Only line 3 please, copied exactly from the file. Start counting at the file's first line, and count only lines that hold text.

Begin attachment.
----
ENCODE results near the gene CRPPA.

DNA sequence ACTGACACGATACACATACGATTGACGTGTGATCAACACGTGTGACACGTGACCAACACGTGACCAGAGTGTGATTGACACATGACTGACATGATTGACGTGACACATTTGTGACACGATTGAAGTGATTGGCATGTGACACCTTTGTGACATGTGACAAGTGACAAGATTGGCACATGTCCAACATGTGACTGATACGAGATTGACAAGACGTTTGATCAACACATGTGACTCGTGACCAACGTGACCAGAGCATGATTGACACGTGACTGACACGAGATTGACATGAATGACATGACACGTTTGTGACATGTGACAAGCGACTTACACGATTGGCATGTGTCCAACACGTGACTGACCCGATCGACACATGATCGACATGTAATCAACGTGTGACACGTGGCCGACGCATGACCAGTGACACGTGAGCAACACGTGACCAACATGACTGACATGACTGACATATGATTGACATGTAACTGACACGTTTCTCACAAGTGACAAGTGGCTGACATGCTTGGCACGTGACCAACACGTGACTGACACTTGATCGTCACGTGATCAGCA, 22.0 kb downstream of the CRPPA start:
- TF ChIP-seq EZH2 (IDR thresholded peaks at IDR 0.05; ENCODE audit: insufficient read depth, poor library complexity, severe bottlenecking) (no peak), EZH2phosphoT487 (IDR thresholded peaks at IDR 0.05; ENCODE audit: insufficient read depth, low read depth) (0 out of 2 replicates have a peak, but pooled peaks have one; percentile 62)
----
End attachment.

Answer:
- TF ChIP-seq EZH2 (IDR thresholded peaks at IDR 0.05; ENCODE audit: insufficient read depth, poor library complexity, severe bottlenecking) (no peak), EZH2phosphoT487 (IDR thresholded peaks at IDR 0.05; ENCODE audit: insufficient read depth, low read depth) (0 out of 2 replicates have a peak, but pooled peaks have one; percentile 62)